Regional and local pay threats

Back to all Motions

Conference
2013 National Delegate Conference
Date
4 February 2013
Decision
Carried as Amended

Conference notes with concern the continued attempts by the Coalition government at Westminster to break up national pay bargaining in the public services with attempts to introduce local and regional pay. Conference welcomes the fact that active campaigning has deterred some of the immediate threats through the pay review body system but threats remain, not least in the NHS pay cartel in the south west of England but also in other public bodies opting out. It is becoming clear that pay fragmentation is Coalition policy linking in with the marketisation and privatisation of public services, for example academy schools in England.

Conference reaffirms that regional pay is unequal and unfair for staff and bad for local economies as it will cut wages in areas already hard hit by the recession, cuts and austerity policies. Conference notes that many large businesses do not operate a Regional pay approach as it is bureaucratic and inefficient and that national collective agreements are efficient and fair in public, voluntary and private sectors.

Conference welcomes the hard hitting TUC and UNISON campaign of 2012 putting pressure on local members of parliament to oppose regional pay plans. UNISON commissioned research from IDS has demolished many of the myths spread by free market think tanks and economists. This resulted in the Chancellor stepping back from promoting his regional pay plans in his Autumn Statement on the 5 December 2012. However there has now been a fresh attack on school teachers pay by the Secretary of State for Education, Michael Gove MP, who announced that he intends future annual pay scale increments to be discretionary, individualised and in the control of local managers.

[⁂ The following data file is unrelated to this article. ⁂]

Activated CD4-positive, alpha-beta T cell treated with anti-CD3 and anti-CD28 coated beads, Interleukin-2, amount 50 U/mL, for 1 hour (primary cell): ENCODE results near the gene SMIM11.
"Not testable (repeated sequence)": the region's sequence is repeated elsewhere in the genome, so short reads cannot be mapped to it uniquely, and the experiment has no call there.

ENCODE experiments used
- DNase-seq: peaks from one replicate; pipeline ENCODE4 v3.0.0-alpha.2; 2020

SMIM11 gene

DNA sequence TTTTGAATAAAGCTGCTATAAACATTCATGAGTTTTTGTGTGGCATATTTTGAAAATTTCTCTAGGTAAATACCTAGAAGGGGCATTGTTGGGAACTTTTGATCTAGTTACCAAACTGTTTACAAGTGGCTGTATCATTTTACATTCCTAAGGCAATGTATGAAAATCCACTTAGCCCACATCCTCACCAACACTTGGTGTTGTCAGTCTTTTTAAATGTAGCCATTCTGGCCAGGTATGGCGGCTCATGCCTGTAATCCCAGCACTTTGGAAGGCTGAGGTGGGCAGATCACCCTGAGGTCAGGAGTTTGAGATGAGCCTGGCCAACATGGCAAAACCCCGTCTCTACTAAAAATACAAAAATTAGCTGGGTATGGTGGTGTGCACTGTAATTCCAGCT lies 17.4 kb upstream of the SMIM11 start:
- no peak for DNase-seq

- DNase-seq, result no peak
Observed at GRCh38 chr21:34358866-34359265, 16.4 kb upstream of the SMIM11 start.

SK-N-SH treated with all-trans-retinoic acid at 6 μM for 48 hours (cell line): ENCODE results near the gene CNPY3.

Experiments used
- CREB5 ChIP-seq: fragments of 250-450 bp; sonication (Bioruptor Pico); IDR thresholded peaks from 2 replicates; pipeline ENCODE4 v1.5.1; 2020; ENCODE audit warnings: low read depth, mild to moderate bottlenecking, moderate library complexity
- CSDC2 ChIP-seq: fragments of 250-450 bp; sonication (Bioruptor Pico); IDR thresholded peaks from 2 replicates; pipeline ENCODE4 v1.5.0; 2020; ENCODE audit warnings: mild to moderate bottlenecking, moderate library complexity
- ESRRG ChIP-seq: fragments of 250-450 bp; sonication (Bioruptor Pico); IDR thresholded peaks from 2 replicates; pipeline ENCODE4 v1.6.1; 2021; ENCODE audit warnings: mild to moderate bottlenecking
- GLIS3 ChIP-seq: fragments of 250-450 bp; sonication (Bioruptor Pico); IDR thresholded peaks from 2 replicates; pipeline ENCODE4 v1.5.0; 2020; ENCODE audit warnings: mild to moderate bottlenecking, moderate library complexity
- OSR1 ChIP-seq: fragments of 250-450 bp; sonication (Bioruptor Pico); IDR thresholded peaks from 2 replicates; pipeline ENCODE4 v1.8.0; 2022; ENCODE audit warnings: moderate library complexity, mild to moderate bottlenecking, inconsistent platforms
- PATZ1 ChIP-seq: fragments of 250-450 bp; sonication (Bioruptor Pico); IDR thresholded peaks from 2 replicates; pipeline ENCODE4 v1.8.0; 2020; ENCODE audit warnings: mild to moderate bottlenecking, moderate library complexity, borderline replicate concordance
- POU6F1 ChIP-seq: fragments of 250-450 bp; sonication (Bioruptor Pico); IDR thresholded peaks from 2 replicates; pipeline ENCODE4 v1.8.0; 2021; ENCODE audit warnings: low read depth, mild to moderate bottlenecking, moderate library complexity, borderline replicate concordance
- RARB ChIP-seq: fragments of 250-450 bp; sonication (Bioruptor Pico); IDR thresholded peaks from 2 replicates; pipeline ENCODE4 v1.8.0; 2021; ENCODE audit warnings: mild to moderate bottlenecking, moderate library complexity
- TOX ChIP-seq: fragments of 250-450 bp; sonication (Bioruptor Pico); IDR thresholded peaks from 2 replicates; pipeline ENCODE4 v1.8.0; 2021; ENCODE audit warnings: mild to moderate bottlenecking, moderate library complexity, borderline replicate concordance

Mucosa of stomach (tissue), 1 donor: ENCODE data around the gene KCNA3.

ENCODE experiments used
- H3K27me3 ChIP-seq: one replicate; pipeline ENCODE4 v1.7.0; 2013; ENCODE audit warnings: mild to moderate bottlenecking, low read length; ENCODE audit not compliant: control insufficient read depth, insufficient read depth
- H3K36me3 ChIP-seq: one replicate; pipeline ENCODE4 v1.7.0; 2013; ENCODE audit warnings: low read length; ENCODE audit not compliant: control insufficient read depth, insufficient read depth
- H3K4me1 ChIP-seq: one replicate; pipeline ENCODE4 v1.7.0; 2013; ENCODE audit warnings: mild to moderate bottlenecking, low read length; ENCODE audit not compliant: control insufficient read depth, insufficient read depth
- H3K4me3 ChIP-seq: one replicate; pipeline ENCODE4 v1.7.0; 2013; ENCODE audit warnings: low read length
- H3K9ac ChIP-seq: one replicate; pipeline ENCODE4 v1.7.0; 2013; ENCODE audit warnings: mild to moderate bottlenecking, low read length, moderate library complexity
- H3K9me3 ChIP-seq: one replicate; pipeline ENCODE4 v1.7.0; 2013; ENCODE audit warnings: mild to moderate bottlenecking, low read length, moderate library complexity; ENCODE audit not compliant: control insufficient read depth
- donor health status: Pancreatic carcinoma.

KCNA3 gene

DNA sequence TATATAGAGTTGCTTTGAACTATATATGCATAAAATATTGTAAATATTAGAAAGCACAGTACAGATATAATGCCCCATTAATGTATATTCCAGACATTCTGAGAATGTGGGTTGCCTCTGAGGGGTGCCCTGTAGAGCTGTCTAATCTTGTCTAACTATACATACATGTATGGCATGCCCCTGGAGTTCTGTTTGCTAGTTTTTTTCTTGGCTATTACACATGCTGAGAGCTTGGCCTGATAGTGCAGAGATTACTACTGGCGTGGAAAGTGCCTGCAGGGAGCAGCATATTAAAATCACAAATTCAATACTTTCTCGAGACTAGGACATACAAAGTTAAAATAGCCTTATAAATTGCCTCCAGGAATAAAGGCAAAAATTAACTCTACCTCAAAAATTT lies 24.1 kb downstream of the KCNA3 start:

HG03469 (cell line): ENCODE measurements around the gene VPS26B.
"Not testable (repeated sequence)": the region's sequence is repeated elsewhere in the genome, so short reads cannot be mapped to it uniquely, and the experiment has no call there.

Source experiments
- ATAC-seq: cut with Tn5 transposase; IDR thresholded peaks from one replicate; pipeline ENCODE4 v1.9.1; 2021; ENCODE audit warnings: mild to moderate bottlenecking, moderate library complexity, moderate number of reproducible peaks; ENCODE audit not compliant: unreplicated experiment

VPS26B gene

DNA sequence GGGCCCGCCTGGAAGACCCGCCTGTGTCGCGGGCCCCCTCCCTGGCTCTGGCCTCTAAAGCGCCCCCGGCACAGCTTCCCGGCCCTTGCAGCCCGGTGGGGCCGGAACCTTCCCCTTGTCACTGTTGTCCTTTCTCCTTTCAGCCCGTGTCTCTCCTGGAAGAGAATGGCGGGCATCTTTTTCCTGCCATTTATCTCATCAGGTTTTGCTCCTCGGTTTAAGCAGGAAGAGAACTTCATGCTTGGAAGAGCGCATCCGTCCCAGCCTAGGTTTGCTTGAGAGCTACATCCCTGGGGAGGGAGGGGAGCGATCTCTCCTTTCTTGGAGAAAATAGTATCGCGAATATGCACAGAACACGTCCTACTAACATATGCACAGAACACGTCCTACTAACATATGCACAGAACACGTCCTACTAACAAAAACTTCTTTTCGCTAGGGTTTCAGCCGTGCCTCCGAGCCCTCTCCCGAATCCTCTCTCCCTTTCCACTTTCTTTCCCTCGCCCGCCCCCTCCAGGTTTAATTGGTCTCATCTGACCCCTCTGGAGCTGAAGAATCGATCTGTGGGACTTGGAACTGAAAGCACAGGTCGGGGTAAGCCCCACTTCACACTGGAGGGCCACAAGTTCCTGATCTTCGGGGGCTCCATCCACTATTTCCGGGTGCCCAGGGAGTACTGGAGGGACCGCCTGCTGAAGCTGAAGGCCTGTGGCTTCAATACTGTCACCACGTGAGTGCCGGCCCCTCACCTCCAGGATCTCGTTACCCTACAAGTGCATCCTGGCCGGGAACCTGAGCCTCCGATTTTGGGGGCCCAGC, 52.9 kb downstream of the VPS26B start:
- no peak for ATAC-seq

Conference salutes the UNISON members in the South West of England, and all others who have supported them, in continuing to oppose the NHS pay cartel to break the Agenda for Change agreement and commits to continue to give its full support to the Health Service group in this campaign.

Conference calls on the National Executive Council to:

1)continue the national campaign, working with service groups and regions, to oppose Coalition plans for regional and local public sector pay systems and further fragmentation of Public Sector pay;

2)promote the benefits of national collective bargaining as securing fair and equal pay for the greatest number of employees;

3)continue to support the Health service group and South West region in their campaign against the NHS pay cartel;

4)work with the GPF and Labour Link to build political support for these positions so that no political party has regional pay plans in their manifesto at the 2015 general election.